Concerns over out-of-hours GP service in Suffolk

SAFETY concerns have been raised over Suffolk's out-of-hours GP service in an official report released today.

Anthony Bond

SAFETY concerns have been raised over Suffolk's out-of-hours GP service in an official report released today.

The Care Quality Commission (CQC) report found a number of areas of concern about the way private firm Take Care Now, which provides the out-of-hours service for Suffolk and four other counties, is run.

Fears were also raised that primary care trusts (PCTs) such as NHS Suffolk were only “scratching the surface” in monitoring out-of-hours performance and risk failing to spot potential problems or poor care.

The report follows the death in February last year of 70-year-old David Gray, who was accidentally killed by a German doctor working his first out-of-hours shift in Britain. Dr Daniel Ubani was employed by Take Care Now and was working for a Cambridgeshire health trust at the time.

The report criticised Take Care Now for failing to fill doctors' shifts and its policies for dispensing medicine.

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Cynthia Bower, CQC's chief executive, said: “We observed that Take Care Now at times has difficulty in filling shifts, particularly for doctors. This puts pressure on other staff and could affect the quality of the service.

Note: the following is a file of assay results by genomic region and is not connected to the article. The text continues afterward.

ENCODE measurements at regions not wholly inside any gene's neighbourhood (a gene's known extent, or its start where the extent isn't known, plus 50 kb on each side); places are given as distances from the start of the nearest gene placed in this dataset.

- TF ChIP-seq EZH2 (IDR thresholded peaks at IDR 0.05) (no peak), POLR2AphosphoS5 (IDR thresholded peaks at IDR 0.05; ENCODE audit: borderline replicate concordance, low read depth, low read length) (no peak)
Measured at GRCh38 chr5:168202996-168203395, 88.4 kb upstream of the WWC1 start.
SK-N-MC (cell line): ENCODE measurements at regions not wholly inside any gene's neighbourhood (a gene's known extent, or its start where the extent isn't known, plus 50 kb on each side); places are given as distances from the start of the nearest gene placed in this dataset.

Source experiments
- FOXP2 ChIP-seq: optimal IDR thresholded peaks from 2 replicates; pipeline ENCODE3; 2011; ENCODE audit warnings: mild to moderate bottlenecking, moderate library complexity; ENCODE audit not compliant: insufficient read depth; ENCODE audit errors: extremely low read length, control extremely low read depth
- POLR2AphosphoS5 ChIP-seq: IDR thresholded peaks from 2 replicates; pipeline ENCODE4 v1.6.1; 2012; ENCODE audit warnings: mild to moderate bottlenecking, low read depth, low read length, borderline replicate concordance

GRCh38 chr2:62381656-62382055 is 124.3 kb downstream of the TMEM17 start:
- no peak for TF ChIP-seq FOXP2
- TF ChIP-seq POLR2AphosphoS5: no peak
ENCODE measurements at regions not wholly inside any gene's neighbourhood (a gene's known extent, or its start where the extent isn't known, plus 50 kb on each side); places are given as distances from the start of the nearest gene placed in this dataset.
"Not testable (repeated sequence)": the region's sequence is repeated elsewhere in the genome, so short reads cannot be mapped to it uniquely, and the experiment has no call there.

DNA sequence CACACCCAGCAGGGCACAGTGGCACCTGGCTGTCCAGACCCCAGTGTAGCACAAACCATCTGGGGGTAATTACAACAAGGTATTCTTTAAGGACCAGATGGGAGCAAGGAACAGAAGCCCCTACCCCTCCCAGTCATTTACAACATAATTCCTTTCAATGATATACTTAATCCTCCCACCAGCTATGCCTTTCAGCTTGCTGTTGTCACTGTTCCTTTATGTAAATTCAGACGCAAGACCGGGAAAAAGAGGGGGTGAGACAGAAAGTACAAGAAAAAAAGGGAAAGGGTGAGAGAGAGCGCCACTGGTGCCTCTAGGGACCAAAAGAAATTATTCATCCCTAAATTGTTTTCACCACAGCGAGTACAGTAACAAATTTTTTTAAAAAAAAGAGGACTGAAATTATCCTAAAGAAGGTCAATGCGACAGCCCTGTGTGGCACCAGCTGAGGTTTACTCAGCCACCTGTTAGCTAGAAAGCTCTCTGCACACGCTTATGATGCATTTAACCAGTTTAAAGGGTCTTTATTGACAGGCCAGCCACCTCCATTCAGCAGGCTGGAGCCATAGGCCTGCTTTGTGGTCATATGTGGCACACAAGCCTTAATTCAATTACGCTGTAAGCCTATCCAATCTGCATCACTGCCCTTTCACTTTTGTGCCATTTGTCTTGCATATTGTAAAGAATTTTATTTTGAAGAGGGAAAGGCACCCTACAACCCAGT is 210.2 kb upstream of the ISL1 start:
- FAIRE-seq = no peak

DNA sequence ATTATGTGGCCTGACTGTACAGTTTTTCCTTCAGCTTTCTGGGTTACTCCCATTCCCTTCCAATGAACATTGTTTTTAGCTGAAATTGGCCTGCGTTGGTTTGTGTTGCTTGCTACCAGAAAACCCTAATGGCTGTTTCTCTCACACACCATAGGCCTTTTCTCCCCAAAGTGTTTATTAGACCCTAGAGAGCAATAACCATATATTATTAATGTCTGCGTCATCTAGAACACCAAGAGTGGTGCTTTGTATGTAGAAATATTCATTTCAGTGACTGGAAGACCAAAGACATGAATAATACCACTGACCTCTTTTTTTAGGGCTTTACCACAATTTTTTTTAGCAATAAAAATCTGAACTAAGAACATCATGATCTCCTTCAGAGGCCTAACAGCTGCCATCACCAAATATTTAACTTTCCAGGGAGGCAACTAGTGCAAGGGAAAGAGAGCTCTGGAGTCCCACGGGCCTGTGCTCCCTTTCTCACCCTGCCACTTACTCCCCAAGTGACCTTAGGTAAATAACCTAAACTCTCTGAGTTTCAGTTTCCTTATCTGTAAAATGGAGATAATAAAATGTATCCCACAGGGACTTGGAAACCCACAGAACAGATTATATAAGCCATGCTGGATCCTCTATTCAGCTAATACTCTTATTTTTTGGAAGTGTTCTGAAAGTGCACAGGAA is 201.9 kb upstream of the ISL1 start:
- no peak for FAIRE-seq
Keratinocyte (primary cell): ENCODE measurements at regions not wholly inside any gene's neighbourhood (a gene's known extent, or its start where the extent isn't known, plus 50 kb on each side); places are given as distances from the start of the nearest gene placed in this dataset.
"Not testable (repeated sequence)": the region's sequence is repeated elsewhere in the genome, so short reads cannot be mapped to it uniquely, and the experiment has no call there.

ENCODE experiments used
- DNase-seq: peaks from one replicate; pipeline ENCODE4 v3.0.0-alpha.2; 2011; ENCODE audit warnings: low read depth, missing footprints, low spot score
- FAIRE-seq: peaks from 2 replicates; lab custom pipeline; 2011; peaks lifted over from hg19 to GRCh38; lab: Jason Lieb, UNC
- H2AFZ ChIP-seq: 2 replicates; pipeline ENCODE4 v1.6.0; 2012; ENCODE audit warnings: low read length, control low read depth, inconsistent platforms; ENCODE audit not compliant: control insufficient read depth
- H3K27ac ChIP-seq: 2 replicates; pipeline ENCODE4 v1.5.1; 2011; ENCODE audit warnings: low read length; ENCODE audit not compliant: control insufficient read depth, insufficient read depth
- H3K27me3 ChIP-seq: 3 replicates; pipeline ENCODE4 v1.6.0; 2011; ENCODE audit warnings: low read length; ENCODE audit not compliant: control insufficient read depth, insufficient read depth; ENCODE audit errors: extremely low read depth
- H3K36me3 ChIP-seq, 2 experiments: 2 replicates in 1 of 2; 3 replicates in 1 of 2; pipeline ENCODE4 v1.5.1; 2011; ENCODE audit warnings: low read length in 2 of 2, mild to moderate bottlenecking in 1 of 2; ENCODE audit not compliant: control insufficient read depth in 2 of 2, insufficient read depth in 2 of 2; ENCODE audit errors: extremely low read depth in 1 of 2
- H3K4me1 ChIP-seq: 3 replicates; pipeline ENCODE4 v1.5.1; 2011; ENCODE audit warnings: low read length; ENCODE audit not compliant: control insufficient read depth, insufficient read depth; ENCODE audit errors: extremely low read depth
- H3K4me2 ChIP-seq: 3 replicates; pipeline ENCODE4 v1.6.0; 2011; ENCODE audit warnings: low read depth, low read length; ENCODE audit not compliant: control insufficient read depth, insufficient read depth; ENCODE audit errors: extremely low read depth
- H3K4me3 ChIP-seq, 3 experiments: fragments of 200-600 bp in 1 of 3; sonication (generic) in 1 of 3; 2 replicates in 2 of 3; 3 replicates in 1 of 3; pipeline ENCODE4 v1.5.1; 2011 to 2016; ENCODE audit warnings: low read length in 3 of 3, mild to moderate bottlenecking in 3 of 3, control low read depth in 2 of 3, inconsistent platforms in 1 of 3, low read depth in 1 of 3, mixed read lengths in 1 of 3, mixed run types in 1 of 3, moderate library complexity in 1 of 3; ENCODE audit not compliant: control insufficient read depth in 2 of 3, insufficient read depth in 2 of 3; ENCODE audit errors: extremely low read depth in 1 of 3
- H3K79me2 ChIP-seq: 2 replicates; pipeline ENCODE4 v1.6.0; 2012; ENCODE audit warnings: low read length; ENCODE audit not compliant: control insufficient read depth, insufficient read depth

“Take Care Now needs to complete its work on its policy for managing medicines, as it includes some information that is currently too generic or not appropriate for out of hours.”

The report said that the monitoring of Take Care Now by the five PCTs varied, leading the CQC to believe that the PCTs should scrutinise the out-of-hours service more closely.

In particular, the PCTs were told to look at the efficiency of call handling and triage, the number of unfilled shifts, the proportion of shifts covered by non-local doctors, the induction and training those doctors receive and the quality of the decisions made by clinical staff.

Cynthia Bower, CQC's chief executive, said: “GP out-of-hours services provide vital care to people outside of normal surgery hours.

“As commissioners of these services, PCTs need to ensure people receive safe, quality care around the clock.

“Our visits to the five trusts that commission Take Care Now's services showed they are only scratching the surface in terms of how they are routinely monitoring the quality of out-of-hours services.

“If their monitoring is not robust enough, they may not be in a position to spot early indications of potential problems or poor care.”

Sue Hayter, director of patient safety at NHS Suffolk, said: “We welcome the interim statement from the Care Quality Commission on the out of hours' service.

“We have taken steps to scrutinise the provision and monitoring of the service - with particular emphasis on the safety and quality of service that patients in the NHS Suffolk area receive.”

NHS Cambridgeshire and NHS Great Yarmouth and Waveney were two of the other PCTs who contract work out to Take Care Now.

David Cocks, chief executive of Take Care Now, said: “We welcome the CQC's interim progress report and are continuing to work with the CQC in its ongoing investigation.”

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